Washington DC’s Snow and Ice Removal Plan gives clearing residential streets the same priority as removing snow from the city’s major corridors. As of 2009, during any snow storm, all streets will be treated simultaneously. Washington DC has approximately 400 pieces of equipment and 750 personnel available to help out during any given storm.
Questions about DC Snow Removal? – Dial 311
Snow Emergency Routes in Washington DC
Snow Emergency Routes are marked with red and white signs in Washington DC.
When a snow emergency is declared all vehicles must be moved immediately from Snow Emergency Routes. Parking is banned on these routes to allow thorough salting and plowing. In DC, illegally parked vehicles are subject to a $250 fine plus additional fees for towing and storage at an impoundment lot. To find out if there is a snow emergency in effect, you may call the Mayor’s Citywide Call Center (311). To locate vehicles towed during a Snow Emergency, call (202) 727-5000.
See a map of the snow emergency routes.
Clearing Snow From the Sidewalks in Washington DC
DC law requires property owners to clear snow and ice from sidewalks, handicap ramps and steps on their property within the first eight daylight hours after the snow, sleet or ice stops falling.
Power Outages in the DC Area
If you lose power during a snow storm, the power companies want you to call them so they can locate the areas that need restoration.
Public Utility Emergency Phone Numbers:
WASA (Water and Sewer Authority Hotline ) (202) 612-3400
PEPCO (Potomac Electric and Power Company) (877) PEPCO-62
Verizon (Telephone Company) (800) 275-2355
WMATA (Washington Metro Area Transit Authority) (202) 962-1212
Washington Gas (Gas Company) (800) 752-7520
Tips for Coping with Snow in Washington DC
- Stay off the roads if possible during and immediately following a snow storm. If you must be on the road, drive slowly!
- Keep an ice scraper, shovel, and blanket, flash light and emergency supplies in your vehicle. Keep your cell phone fully charged.
- Have a designated driver or call a taxi if you are not comfortable driving in the snow. Spread salt on your driveway before the snow begins. Shovel to keep walkways around your property clear of snow.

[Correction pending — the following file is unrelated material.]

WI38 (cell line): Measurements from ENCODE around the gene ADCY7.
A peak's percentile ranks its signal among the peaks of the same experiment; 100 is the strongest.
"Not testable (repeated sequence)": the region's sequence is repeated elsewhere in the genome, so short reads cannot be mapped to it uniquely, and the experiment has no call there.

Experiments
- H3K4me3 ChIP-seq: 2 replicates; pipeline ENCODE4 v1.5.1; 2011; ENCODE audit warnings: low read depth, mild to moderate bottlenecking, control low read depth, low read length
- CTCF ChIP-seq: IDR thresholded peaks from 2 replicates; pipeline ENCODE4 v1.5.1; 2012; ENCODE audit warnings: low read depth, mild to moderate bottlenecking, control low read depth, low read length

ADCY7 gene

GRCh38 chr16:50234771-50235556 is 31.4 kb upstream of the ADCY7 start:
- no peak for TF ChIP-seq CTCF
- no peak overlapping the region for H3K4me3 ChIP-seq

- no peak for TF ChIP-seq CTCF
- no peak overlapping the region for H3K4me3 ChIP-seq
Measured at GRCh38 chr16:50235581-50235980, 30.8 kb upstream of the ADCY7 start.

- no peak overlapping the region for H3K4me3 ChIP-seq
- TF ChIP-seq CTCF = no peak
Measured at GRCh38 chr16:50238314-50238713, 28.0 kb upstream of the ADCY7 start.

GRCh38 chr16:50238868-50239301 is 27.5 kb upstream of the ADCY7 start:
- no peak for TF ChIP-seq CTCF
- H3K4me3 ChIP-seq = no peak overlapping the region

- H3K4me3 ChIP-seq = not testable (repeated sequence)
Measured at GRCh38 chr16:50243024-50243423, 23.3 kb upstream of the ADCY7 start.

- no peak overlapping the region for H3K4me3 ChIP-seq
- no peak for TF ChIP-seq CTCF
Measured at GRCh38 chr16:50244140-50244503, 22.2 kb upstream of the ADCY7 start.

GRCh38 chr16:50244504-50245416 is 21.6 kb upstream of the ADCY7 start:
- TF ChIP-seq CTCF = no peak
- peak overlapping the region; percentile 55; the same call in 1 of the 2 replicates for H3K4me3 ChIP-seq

- Help your neighbors, especially those who may need assistance during or after a snow emergency.
- Be prepared and stock up on batteries for flashlights, radios, and battery-powered games.
- Stay warm and be sure to monitor space heaters, keeping them away from curtains, tots and pets.
The Impact to Metrorail During a Significant Snow Storm
Washington's Metrorail has several hundred personnel to aid in support of the snow removal effort. For the most part, Metro operates very close to a normal schedule in snows of up to six inches. Customers are likely to experience increased crowds on snowy days. On occasion, Metro may use snow and ice clearing equipment between regularly scheduled passenger trains. This may cause longer waits between trains to allow time for the snow to be cleared.
If a snowstorm of eight or more inches hits the region, Metro will focus on preserving its rail car fleet, and may suspend above ground rail service and serve underground stations only. This allows Metro to spare more rail cars from weather-related breakdowns, focus snow clearing operations on above-ground tracks and store a limited number of trains underground.
For updates on Metro service due to winter weather conditions, call (202) 637-7000 or subscribe to e-Alerts and receive up-to-date service disruption information.